Studenten

Students create own streetwear line

Organic cotton for a good cause

When Kick, Bass, and Jesse were unable to find any sustainable streetwear, they decided to manufacture and sell their own. The students use the proceeds for charity. ‘We wanted to do something with our brand that we could be proud of.’
By Remco van Veluwen, video by Rianne Aalbers
8 June om 17:45 uur.
Laatst gewijzigd op 9 July 2021
om 14:39 uur.
June 8 at 17:45 PM.
Last modified on July 9, 2021
at 14:39 PM.

They came up with the idea while they were hanging out. Kick, Bass, and Jesse were talking about clothes shopping. All three guys love streetwear, but they couldn’t find what they were looking for. It either wasn’t nice enough or it wasn’t sustainable, something they feel is important. They figured they might as well start their own hip clothing brand while also giving back to the world.

They are suited to the task: Kick van der Niet studies international business, Bass Quadé does economics and business economics, and Jesse Albers studies economic development and globalisation. Reflorez was born. It’s pronounced ray-flaw-ray, the French way.  

The name refers to the verb fleurir, which means to flower. It’s a nod to the green movement that’s becoming increasingly prevalent in the clothing and textile industries. ‘We want the clothing industry, and the world, to flourish’, Bass explains. They also came up with a pithy slogan: ‘Be StreetAware’. 

Privileged

The trio says just creating a clothing brand wasn’t enough. They want to set themselves apart. They want to give back. ‘We wanted our brand to do some actual good, so we can be proud of our work. We all enjoy sharing our success. We don’t just want to be a bunch of privileged students benefiting from our work. We want to help people who have less than us’, says Bass. 

We want to help people who have less than us

This means they donate the proceeds of every sold-out collection, minus the costs and the funds they need to keep the company running, to a sustainable project. 

Their first collection, which consists of two long-sleeved shirts and a polo shirt, will benefit a project that focuses on education. ‘Because we met at university’, says Kick. 

They picked the Elizabeth Center in Tanzania, a school community that houses more than 350 children and their mothers. The Elizabeth Center turned out to be in dire need of a new water reservoir, and they’ll soon get one, paid for by Reflorez. So far, they’re at 64 percent of what they need: approximately 1,500 euros. 

No sweatshops

The clothes themselves are sustainable, and manufacturing is small scale. They want nothing to do with sweatshops in Thailand. ‘We were on a surfing holiday in Portugal and visited a local tailor’, says Bass. ‘After an earlier deal fell through, we wanted to look this manufacturer in the eye and talk to them about how to ensure the brand would succeed.’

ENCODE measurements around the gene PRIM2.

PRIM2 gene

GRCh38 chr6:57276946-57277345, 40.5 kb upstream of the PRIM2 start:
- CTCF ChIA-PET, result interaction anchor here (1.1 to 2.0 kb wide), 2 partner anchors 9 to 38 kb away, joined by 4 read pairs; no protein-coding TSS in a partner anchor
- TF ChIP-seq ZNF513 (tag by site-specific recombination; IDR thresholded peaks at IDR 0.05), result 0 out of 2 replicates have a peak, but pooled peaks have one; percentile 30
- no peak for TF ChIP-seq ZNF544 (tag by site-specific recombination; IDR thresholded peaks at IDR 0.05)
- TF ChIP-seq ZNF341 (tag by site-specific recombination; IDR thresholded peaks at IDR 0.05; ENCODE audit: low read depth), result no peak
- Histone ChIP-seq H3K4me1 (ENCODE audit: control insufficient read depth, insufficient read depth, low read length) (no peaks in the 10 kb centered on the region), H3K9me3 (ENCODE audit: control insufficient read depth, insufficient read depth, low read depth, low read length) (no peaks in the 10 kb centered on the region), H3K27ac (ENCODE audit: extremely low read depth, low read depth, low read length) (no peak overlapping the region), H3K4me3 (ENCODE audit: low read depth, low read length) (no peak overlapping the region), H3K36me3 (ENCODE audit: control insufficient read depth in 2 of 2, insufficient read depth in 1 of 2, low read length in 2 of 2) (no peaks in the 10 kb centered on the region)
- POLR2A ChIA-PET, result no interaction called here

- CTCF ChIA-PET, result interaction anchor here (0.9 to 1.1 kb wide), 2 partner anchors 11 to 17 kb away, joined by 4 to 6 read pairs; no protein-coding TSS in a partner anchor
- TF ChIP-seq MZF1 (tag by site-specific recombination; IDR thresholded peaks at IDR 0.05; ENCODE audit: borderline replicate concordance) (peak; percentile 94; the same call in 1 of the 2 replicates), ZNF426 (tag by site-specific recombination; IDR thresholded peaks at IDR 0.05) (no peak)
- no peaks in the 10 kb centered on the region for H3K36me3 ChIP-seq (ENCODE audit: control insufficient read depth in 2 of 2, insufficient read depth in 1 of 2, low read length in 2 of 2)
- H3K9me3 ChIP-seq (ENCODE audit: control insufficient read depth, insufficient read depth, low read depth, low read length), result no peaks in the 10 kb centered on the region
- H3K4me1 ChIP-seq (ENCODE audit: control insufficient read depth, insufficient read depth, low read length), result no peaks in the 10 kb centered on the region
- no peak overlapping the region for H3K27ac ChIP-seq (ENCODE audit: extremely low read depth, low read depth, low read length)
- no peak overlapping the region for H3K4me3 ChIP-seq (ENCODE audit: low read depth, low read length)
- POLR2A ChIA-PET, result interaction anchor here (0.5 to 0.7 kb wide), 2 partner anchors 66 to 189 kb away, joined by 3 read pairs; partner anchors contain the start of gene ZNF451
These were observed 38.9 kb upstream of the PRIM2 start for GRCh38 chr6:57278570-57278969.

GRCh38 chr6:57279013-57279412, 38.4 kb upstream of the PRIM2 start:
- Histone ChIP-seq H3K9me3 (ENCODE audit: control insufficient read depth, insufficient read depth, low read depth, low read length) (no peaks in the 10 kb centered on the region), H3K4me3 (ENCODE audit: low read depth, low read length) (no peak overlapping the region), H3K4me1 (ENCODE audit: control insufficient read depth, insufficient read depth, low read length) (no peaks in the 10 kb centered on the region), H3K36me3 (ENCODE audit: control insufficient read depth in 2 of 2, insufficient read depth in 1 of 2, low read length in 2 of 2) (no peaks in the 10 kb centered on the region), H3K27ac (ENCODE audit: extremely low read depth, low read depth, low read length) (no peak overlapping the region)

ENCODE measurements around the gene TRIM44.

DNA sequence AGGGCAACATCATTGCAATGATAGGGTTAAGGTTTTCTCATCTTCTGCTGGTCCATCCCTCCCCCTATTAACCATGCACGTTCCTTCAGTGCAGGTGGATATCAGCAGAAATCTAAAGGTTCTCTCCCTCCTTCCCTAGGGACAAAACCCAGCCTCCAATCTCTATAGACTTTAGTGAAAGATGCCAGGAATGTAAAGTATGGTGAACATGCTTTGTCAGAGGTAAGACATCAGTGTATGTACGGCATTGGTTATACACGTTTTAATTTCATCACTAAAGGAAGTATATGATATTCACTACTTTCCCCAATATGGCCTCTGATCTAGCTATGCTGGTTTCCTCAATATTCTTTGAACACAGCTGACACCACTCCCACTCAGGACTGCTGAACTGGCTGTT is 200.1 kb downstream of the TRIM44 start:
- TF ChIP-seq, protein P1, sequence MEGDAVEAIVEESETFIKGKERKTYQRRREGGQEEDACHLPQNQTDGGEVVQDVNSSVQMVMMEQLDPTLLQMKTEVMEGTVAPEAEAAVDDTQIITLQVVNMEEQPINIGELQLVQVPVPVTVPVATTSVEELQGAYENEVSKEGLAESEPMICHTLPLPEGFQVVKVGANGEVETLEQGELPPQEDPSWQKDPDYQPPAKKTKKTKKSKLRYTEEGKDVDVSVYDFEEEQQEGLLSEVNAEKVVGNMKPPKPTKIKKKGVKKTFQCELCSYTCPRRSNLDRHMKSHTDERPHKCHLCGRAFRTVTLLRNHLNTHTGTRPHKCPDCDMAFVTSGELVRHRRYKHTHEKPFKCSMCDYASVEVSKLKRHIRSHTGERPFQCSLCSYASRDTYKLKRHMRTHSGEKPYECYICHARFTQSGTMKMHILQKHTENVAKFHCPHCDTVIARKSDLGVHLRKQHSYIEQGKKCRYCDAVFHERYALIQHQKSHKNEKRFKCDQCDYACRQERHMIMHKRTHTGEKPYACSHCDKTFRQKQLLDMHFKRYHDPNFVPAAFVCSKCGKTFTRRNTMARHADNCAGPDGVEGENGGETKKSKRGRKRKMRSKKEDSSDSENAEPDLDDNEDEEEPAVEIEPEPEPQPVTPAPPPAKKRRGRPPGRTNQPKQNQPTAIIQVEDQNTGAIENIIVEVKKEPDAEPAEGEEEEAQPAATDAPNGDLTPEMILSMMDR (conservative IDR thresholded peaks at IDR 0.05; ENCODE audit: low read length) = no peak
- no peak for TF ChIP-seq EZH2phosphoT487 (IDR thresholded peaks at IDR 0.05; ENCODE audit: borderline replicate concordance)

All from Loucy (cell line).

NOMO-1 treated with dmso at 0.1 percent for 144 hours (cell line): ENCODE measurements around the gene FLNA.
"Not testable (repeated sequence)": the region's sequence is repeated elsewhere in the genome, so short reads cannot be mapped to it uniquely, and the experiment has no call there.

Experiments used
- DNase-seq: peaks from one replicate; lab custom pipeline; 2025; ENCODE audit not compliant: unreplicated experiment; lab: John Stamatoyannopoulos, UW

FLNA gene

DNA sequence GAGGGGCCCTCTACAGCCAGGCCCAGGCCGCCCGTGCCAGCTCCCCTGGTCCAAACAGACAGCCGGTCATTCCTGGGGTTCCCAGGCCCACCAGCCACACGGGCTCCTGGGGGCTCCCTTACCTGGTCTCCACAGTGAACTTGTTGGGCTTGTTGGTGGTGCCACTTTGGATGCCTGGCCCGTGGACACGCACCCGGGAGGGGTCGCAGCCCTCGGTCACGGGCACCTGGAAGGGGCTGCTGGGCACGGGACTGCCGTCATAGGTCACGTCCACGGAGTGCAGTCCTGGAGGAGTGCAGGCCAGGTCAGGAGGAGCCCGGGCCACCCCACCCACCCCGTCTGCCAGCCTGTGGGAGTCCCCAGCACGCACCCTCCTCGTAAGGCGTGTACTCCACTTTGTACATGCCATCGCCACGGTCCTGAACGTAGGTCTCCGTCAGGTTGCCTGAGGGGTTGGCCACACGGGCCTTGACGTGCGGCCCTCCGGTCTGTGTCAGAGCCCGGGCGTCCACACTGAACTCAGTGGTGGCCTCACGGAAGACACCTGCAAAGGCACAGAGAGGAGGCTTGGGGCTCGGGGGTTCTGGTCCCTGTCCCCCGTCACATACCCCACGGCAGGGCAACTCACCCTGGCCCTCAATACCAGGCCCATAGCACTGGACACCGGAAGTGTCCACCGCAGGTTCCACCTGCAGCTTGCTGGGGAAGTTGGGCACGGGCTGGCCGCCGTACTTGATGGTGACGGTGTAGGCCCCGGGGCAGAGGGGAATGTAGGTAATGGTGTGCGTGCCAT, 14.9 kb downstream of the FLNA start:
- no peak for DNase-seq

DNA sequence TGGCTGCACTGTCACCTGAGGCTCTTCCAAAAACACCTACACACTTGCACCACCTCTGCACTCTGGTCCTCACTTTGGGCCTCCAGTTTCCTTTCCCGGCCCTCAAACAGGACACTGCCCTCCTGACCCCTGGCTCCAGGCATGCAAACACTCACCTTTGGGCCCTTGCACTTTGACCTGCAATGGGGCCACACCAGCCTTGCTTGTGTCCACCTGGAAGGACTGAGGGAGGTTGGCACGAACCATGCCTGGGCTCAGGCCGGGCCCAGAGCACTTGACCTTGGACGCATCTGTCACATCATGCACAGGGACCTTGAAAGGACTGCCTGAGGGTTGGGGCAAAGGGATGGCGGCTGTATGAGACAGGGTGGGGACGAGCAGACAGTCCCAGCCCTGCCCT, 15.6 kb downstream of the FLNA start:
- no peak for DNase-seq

It’s beyond our wildest dreams how much we’ve sold already

The trio met with the tailor in a local coffee house. After talking for an hour, it was clear they had faith in each other, and they sealed the deal. The family company from Braga makes all the clothing by hand, using organic cotton. ‘That means they use less water, no toxins, and they’ll waste less fabric’, says Kick.

It looks like they’re actually filling a need: sales have been good. ‘We were surprised at how fast it went. We’ve already sold nearly two hundred pieces. It’s beyond our wildest dreams’, says Bass. 

All over the country

The guys run their business entirely from their student house. Bass creates the designs and manages the brand’s social media, Jesse takes care of finances, and Kick does communication and manages the website. The clothes come in from Portugal in big boxes, after which they’re repackaged individually into small boxes. The guys add a little personal note to each order.

The first few weeks, they sent out orders nearly every day, to all over the country. ‘The first batch of orders mainly came from Groningen, but we’ve also received orders from Delft, Eindhoven, Rotterdam, and other places’, says Kick.

We’d love to give a village a field full of solar panels

Their first collection was limited, but in July, they’re introducing their larger summer collection, which will include t-shirts and a baseball cap. They hope to expand their client base beyond the student population. ‘If you like the clothes and you can appreciate our mission, just buy our stuff’, says Kick. 

Patagonia

Their biggest dream is to follow in Patagonia’s footsteps. This sustainable brand started out small but is now well-known all over the world. ‘We hope to become a brand that people recognise and if they see others wearing it, they’ll know sustainability is important to them’, Kick explains. That’s why the brand’s name and logo, a four-leaf clover, feature prominently on all clothing pieces, just like with Patagonia.

They’re already brimming with ideas for their next collections. ‘We’d really love to help other countries with making their energy more sustainable. It’d be great if we could replace a whole village’s generators and give them a field full of solar panels’, says Bass. 

What’s going to be their next project? It’s a secret for now. ‘Keep an eye on our socials to find out’, says Bass. ‘But the project is a little closer to home. We’ll be working on it personally.’

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